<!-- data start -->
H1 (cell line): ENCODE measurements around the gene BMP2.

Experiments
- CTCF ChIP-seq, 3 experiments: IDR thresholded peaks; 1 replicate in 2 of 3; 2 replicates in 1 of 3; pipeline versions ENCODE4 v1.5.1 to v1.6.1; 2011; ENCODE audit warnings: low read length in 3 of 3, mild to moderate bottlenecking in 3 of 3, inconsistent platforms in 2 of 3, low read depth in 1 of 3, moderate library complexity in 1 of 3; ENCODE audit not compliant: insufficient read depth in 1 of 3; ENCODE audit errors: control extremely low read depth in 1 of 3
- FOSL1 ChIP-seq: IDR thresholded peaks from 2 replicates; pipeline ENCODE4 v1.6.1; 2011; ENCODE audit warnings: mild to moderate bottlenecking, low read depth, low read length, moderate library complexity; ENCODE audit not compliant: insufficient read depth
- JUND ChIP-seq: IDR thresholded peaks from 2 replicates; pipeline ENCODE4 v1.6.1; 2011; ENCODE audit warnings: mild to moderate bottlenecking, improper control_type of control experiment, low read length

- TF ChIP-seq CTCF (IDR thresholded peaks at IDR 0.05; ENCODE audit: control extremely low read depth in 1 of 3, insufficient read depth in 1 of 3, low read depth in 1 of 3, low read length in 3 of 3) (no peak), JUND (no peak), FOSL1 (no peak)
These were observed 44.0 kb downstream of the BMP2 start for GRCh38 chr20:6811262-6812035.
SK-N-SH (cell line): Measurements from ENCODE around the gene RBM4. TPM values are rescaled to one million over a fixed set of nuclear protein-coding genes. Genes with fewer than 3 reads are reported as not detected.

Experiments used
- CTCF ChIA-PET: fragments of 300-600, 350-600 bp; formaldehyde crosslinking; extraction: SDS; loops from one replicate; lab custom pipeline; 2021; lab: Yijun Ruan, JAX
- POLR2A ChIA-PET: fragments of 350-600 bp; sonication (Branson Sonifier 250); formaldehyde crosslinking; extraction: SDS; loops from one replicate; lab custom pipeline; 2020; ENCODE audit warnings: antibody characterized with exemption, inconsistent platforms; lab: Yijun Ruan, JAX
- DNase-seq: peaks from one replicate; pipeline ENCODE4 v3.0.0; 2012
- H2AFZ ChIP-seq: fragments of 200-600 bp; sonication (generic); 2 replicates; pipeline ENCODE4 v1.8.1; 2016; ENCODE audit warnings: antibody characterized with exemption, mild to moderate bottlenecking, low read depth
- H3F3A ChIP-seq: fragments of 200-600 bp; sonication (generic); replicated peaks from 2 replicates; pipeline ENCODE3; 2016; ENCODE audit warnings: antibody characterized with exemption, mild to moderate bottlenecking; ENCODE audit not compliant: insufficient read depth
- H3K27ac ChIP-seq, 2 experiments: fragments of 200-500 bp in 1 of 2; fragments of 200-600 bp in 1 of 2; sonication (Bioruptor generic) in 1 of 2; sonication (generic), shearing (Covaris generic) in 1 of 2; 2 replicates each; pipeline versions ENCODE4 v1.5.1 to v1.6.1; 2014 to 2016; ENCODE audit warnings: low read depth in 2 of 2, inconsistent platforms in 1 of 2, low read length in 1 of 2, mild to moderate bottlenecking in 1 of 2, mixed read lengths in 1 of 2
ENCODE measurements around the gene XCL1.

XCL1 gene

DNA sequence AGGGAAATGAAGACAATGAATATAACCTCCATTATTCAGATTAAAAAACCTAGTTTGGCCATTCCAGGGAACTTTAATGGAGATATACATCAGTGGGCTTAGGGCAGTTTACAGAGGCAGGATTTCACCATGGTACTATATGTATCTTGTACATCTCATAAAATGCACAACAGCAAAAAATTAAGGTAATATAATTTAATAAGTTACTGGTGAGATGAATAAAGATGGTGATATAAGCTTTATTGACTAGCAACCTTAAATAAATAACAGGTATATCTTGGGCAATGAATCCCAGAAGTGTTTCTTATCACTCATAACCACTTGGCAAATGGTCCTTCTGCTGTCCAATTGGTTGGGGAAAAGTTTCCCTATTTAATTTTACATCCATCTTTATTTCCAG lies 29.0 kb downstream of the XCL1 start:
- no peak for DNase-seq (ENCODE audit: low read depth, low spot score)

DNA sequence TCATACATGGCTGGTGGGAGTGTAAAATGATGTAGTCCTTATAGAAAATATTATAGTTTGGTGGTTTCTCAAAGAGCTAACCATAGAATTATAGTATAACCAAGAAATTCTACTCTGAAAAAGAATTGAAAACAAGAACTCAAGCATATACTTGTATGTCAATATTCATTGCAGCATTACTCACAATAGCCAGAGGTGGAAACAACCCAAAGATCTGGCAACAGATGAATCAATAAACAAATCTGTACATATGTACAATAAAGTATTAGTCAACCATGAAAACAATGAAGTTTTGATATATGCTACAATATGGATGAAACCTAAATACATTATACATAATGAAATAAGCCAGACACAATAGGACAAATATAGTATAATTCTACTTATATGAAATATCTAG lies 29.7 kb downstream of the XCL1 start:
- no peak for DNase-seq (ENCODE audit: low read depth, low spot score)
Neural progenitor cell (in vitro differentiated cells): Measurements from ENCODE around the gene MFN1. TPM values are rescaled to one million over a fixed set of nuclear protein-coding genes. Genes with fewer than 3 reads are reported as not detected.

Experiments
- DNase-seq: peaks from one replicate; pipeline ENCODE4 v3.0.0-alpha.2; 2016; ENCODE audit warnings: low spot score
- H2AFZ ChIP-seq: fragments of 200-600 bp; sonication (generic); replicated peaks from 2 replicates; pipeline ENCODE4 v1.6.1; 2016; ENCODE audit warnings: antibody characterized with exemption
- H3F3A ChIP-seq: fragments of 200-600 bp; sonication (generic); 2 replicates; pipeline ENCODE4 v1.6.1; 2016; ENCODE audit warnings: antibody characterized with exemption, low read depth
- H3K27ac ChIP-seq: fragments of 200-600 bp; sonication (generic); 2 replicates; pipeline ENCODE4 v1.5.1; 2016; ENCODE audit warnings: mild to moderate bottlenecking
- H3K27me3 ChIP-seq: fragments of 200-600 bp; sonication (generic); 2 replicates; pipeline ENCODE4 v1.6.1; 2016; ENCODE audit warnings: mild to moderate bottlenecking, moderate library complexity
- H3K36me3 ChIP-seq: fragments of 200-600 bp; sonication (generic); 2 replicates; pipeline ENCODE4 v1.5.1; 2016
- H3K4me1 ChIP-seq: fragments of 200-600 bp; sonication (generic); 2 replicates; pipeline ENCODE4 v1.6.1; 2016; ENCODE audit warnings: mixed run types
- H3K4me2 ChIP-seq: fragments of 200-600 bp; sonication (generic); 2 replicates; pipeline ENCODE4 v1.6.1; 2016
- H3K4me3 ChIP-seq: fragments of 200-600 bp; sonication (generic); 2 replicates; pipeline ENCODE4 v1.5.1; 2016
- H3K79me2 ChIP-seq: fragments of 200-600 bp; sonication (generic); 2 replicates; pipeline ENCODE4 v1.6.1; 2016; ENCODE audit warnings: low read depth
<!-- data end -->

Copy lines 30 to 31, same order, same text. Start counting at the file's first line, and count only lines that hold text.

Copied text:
- H3K4me1 ChIP-seq: fragments of 200-600 bp; sonication (generic); 2 replicates; pipeline ENCODE4 v1.6.1; 2016; ENCODE audit warnings: mixed run types
- H3K4me2 ChIP-seq: fragments of 200-600 bp; sonication (generic); 2 replicates; pipeline ENCODE4 v1.6.1; 2016